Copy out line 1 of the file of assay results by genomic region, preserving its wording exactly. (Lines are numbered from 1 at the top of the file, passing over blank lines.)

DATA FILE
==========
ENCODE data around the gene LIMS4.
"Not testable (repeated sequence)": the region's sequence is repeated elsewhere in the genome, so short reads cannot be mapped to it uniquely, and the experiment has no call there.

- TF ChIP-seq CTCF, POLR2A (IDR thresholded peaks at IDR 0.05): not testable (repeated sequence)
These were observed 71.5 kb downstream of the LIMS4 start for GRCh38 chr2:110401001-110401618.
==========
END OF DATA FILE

ENCODE data around the gene LIMS4.